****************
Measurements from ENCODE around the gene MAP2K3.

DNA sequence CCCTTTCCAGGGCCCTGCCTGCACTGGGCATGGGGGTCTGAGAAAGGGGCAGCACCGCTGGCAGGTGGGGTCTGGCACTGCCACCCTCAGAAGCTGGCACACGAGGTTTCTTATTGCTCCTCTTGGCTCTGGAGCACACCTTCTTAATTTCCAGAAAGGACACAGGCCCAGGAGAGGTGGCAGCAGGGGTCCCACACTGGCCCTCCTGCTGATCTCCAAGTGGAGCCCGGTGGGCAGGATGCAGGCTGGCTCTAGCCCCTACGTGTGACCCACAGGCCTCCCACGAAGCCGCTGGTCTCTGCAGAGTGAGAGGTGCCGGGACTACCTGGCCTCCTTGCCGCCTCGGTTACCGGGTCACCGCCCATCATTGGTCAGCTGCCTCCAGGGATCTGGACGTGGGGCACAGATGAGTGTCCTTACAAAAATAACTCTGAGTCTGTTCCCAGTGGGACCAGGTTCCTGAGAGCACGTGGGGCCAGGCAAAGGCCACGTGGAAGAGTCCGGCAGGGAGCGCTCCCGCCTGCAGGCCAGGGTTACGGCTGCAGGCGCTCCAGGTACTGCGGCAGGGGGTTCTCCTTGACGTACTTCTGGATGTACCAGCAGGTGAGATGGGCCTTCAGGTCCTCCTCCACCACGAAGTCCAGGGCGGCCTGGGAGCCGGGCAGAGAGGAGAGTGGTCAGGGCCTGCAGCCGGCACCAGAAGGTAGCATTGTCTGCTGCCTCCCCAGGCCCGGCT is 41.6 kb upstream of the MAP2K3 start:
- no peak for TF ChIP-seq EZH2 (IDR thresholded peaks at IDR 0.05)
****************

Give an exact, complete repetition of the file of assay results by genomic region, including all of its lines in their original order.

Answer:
Measurements from ENCODE around the gene MAP2K3.

DNA sequence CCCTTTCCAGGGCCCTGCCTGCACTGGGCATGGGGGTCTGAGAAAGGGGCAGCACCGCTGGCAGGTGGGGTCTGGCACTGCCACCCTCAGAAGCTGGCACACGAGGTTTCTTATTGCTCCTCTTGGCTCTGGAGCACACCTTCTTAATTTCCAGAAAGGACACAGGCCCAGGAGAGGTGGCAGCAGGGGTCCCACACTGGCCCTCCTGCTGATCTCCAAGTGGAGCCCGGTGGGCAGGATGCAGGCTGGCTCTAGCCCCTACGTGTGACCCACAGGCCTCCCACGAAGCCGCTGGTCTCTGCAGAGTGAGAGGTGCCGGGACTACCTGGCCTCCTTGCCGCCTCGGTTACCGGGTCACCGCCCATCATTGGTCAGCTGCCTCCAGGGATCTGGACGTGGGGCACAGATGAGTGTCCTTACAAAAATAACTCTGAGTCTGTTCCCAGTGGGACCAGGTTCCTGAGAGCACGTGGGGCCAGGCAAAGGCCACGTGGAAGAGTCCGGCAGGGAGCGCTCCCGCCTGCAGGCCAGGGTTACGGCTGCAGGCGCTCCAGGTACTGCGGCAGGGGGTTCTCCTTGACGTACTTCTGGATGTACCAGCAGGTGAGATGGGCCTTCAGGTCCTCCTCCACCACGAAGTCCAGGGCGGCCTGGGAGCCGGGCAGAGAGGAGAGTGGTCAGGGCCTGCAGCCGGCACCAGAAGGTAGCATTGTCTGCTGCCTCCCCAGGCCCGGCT is 41.6 kb upstream of the MAP2K3 start:
- no peak for TF ChIP-seq EZH2 (IDR thresholded peaks at IDR 0.05)